There is a slight risk for severe thunderstorms from eastern Ohio into Central Pennsylvania and a marginal risk for thunderstorms from the upper Ohio Valley into western Pennsylvania.
Visible satellite imagery suggests ample diabatic heating will spread from Ohio into Pennsylvania as a weak convective cluster north of Pittsburgh shifts eastward and clouds diminish from the west. Although low-level moisture has decreased in the wake of a downstream front along the Atlantic seaboard, surface dew point
values in the mid-upper 60s will contribute to MLCAPE of 1000-1500 J/kg across the area. Large-scale NWP and CAM model guidance exhibit considerable agreement indicating storms will develop over eastern Ohio during the early afternoon and spread into Pennsylvania during the mid-late afternoon. Steep lapse rates will promote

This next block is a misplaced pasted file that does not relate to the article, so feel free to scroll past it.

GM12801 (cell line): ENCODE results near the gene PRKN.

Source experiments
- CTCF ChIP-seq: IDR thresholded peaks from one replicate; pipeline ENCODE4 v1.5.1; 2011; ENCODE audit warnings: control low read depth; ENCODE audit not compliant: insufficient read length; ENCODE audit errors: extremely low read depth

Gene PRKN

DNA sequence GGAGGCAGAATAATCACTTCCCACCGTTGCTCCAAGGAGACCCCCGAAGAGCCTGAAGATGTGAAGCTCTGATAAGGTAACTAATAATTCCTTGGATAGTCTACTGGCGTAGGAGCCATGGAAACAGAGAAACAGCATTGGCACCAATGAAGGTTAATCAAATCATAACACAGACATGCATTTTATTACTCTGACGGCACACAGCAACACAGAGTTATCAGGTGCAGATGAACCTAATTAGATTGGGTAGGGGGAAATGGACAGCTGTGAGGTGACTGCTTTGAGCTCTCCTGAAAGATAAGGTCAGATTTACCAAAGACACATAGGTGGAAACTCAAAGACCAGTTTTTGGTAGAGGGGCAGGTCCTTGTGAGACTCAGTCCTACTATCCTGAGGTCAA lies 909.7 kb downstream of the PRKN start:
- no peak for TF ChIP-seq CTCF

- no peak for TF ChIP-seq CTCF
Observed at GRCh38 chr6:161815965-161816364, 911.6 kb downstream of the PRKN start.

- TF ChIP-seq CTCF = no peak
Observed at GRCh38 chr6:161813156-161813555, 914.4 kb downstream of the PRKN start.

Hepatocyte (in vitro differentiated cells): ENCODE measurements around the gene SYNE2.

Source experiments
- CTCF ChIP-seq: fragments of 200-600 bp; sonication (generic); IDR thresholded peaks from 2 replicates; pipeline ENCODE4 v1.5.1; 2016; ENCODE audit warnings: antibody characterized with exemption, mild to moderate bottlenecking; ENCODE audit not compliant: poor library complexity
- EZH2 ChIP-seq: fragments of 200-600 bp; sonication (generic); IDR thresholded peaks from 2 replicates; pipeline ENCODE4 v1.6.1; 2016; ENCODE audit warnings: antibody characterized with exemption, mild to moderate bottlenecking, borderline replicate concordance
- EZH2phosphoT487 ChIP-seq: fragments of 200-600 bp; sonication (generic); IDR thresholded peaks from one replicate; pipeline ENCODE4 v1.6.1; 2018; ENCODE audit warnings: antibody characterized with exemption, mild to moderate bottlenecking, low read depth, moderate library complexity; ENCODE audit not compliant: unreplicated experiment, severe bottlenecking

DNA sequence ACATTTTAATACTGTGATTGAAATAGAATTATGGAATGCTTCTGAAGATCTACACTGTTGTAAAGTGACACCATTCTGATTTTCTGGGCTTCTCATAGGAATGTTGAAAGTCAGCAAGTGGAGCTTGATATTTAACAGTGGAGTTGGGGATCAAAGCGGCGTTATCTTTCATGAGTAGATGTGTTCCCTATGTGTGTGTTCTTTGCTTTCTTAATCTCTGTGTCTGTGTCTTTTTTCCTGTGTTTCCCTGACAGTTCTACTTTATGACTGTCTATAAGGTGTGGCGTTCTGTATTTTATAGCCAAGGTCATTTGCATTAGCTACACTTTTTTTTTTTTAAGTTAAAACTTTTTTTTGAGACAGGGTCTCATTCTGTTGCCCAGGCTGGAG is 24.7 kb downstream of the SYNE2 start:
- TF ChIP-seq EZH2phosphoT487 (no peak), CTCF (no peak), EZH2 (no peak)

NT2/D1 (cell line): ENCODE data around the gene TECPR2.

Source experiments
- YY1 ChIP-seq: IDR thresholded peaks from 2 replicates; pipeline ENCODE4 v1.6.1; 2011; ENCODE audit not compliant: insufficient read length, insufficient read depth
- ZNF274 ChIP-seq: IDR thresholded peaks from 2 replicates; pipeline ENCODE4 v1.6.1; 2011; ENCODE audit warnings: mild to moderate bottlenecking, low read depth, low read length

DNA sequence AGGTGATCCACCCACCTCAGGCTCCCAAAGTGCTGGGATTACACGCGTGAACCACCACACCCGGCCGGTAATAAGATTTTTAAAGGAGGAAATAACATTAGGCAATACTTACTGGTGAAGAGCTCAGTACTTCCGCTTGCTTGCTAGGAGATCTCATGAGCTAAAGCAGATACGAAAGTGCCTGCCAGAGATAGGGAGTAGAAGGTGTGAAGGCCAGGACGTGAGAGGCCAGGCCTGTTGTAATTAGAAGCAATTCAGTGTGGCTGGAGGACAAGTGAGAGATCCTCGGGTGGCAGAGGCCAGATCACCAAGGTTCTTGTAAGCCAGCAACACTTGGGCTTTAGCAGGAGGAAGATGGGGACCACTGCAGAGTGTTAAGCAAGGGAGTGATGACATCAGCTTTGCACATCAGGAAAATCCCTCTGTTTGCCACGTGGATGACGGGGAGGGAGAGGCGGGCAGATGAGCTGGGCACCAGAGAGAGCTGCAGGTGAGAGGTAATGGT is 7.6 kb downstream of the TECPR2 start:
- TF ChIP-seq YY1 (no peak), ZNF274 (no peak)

the development of hail with stronger cells, while 30-40 kt flow in the 700-500 MB layer coupled with drier air above the PBL will support the potential for damaging gusts as mid-level westerly momentum is transferred downward to the surface. The severe threat should diminish by early evening.
It is best to stay up to date with your local radar and the NWS in the case of the issuance of any watches or warnings that may be issued. Severe threats may diminish like stated above as the cells lose strength and or break apart.